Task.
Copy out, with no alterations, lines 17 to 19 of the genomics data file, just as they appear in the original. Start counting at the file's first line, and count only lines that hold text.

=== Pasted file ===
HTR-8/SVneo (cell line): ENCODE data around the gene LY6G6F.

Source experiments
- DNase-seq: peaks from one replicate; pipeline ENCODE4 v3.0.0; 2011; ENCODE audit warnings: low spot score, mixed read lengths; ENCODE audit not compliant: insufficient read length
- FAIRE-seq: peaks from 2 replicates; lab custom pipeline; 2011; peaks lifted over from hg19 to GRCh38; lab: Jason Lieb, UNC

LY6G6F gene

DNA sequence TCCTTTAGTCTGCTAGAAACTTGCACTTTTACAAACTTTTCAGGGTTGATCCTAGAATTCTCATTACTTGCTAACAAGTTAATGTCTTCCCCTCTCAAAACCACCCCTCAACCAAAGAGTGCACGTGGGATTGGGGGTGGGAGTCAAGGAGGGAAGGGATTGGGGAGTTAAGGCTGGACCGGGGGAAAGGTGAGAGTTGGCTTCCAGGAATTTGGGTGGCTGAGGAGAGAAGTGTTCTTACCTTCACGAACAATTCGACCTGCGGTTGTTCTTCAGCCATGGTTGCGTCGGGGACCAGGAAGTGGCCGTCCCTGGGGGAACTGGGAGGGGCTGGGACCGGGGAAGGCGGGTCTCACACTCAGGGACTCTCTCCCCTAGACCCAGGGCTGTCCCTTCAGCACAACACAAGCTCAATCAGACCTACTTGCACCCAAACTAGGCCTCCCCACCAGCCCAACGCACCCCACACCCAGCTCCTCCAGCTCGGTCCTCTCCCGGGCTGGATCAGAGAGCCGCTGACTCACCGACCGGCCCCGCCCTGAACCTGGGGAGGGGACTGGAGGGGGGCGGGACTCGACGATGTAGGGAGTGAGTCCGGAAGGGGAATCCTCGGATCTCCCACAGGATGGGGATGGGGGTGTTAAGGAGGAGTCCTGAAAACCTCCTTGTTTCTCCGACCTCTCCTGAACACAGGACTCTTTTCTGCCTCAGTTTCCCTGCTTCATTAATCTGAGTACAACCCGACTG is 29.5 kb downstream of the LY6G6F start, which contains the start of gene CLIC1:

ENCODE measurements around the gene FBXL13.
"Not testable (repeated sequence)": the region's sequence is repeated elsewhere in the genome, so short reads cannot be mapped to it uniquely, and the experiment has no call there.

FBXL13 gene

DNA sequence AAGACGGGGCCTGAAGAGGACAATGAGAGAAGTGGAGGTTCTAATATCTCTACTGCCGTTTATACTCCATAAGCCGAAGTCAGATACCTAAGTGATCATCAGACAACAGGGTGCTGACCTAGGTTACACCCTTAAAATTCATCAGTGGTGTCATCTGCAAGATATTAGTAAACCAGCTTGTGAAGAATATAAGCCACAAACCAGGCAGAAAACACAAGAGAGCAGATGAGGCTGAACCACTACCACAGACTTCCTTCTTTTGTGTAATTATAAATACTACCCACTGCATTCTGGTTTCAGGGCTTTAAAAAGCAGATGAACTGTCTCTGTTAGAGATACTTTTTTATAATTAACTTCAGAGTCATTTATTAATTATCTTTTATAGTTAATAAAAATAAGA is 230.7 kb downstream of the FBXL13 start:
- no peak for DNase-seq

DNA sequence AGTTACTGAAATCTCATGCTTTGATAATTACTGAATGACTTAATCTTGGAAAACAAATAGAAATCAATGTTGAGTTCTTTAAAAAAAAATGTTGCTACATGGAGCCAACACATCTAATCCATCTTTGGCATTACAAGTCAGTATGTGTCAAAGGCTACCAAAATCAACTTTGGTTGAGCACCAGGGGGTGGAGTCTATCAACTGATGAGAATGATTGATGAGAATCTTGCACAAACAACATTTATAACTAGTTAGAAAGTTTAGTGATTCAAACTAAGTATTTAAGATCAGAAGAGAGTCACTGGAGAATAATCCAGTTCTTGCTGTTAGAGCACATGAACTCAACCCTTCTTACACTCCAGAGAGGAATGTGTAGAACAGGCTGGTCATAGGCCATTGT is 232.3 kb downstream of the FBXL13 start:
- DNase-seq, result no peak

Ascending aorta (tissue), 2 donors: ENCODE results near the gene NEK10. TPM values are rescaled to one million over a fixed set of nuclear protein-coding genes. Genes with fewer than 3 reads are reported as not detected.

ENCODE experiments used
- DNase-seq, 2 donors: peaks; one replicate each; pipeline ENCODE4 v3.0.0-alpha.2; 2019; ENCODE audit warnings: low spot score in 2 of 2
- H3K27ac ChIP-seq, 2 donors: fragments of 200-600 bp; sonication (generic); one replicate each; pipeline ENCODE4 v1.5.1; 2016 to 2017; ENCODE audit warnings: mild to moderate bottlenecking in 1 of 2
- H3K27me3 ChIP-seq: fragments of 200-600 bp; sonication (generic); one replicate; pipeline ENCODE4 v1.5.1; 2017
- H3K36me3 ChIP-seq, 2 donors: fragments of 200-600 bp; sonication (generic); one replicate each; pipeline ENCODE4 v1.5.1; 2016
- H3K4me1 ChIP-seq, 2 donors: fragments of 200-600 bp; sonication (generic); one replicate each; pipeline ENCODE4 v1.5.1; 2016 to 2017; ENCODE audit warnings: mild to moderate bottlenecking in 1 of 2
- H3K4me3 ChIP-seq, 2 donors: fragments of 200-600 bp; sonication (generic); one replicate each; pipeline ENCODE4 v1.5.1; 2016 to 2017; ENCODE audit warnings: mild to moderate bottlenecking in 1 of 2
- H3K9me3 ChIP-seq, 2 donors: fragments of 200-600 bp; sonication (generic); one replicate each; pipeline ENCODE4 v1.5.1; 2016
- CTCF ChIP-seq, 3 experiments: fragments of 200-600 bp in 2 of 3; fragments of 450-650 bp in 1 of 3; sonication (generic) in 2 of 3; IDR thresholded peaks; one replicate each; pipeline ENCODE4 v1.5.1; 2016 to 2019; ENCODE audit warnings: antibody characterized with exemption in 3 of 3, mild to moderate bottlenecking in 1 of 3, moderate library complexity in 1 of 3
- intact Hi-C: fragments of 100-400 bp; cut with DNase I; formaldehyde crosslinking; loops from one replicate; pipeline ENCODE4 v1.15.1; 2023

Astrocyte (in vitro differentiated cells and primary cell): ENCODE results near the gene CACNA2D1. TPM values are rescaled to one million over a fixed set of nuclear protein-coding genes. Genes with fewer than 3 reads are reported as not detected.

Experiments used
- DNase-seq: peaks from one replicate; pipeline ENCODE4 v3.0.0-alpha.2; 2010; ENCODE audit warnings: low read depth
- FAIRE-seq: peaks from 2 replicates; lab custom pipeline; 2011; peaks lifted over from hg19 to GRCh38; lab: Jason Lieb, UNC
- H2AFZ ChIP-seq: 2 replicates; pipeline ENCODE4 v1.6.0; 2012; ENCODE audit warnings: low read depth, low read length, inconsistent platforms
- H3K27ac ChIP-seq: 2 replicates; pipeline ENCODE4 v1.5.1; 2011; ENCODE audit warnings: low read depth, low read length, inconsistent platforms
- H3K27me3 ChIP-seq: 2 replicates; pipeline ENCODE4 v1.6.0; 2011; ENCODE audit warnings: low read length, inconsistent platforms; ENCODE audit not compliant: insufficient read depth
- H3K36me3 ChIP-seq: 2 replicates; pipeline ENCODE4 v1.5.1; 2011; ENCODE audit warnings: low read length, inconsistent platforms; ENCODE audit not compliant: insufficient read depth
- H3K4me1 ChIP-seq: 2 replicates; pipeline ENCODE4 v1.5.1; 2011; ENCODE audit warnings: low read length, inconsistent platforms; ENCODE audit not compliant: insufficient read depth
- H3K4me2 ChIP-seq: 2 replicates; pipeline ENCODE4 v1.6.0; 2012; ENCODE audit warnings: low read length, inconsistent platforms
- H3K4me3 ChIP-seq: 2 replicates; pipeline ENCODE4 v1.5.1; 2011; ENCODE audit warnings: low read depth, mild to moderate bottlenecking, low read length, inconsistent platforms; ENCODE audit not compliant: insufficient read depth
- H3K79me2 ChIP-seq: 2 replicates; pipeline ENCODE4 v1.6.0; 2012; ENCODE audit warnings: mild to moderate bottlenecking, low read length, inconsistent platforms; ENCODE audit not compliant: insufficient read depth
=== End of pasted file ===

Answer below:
- H3K27ac ChIP-seq, 2 donors: fragments of 200-600 bp; sonication (generic); one replicate each; pipeline ENCODE4 v1.5.1; 2016 to 2017; ENCODE audit warnings: mild to moderate bottlenecking in 1 of 2
- H3K27me3 ChIP-seq: fragments of 200-600 bp; sonication (generic); one replicate; pipeline ENCODE4 v1.5.1; 2017
- H3K36me3 ChIP-seq, 2 donors: fragments of 200-600 bp; sonication (generic); one replicate each; pipeline ENCODE4 v1.5.1; 2016